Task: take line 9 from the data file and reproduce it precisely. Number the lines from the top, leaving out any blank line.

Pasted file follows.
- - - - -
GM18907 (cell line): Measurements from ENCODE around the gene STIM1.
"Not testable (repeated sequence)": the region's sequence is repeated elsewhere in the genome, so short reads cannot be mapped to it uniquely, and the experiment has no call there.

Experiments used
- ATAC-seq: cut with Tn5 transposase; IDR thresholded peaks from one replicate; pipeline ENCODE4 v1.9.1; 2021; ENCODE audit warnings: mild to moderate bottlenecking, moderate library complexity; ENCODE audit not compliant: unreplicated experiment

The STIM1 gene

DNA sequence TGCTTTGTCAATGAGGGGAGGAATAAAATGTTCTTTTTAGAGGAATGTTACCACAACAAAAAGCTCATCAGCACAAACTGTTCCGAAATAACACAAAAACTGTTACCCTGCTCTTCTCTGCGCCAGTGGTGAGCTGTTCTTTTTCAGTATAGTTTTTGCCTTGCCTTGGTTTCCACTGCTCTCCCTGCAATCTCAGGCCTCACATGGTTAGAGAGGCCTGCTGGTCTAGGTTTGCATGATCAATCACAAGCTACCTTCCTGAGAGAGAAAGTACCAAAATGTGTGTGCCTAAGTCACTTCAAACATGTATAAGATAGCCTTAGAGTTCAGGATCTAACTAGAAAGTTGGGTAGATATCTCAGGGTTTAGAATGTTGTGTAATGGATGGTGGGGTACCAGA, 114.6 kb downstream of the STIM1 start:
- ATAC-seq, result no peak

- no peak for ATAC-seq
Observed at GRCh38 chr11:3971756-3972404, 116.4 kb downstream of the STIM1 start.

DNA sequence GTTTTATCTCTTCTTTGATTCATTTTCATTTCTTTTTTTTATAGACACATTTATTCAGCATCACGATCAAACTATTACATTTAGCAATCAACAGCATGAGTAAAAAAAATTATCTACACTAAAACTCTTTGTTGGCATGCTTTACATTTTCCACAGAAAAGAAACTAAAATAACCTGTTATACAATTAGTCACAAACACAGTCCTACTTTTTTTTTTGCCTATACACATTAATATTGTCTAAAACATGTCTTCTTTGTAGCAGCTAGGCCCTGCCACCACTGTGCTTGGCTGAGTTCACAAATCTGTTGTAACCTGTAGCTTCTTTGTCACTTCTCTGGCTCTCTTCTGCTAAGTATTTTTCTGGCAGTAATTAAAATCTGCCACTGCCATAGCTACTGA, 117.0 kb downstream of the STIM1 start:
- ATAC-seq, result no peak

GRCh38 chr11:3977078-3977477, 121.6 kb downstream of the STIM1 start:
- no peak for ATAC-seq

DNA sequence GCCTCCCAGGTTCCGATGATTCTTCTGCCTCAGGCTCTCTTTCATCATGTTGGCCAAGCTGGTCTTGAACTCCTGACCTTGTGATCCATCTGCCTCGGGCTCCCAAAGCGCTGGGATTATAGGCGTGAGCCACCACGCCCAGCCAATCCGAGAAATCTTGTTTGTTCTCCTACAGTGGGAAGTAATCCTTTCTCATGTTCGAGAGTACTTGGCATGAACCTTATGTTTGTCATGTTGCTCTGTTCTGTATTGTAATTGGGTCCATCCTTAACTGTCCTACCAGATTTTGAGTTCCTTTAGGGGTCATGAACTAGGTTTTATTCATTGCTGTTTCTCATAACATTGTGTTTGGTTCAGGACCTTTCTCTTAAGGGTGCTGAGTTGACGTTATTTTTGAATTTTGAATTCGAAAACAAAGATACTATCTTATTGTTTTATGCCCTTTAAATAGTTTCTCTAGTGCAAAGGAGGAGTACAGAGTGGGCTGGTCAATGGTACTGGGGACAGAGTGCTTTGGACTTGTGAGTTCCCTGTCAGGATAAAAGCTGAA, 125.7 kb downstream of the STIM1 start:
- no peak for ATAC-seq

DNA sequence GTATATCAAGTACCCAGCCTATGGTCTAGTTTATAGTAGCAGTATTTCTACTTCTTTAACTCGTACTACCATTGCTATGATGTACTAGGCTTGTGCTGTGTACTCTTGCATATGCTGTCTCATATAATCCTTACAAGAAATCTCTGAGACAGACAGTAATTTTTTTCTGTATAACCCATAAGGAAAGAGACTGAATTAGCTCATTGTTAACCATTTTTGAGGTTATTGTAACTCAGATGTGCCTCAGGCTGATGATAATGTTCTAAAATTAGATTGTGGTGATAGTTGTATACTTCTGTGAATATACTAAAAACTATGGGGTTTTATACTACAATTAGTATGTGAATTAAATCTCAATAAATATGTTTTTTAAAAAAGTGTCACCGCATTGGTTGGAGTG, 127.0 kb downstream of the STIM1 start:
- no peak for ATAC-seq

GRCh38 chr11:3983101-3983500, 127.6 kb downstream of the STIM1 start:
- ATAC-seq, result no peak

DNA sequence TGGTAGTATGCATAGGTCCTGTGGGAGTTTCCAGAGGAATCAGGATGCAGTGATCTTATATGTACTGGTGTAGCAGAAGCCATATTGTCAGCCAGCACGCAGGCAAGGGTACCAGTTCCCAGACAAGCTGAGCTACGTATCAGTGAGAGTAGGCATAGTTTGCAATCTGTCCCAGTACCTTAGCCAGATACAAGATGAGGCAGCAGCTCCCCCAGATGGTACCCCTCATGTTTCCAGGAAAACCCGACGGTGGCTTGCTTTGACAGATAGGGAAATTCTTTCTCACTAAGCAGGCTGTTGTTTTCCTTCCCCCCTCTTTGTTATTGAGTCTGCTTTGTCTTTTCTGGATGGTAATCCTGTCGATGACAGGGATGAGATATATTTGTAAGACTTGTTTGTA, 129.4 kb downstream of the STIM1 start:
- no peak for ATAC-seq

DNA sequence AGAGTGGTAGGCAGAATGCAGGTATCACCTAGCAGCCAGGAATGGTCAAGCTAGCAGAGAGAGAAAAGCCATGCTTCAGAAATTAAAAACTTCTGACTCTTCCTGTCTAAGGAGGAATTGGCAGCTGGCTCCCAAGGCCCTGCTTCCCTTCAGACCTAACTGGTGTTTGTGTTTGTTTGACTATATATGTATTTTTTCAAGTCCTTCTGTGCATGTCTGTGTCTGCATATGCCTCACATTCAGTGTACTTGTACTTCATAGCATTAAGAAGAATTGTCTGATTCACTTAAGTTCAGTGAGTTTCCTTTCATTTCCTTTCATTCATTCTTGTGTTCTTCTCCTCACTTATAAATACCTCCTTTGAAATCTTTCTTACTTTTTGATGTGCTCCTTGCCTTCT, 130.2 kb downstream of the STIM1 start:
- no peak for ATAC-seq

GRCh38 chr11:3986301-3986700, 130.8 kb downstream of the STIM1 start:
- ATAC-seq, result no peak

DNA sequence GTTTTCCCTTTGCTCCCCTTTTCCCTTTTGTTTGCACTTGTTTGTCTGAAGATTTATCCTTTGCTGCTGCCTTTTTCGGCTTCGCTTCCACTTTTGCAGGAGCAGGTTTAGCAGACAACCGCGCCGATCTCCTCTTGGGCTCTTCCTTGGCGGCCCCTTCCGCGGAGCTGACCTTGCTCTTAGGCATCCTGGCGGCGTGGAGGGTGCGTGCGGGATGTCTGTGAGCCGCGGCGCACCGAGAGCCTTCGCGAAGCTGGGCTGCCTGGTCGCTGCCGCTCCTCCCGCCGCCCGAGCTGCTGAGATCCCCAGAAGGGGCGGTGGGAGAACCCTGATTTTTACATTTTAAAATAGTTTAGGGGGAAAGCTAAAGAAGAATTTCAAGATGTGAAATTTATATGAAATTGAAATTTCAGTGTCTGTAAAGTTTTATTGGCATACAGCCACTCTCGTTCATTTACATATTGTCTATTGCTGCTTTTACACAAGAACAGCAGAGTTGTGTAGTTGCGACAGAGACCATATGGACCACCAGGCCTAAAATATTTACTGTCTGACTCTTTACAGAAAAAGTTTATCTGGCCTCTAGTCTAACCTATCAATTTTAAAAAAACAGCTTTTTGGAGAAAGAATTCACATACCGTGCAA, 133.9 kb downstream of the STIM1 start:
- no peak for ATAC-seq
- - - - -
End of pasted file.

Observed at GRCh38 chr11:3971756-3972404, 116.4 kb downstream of the STIM1 start.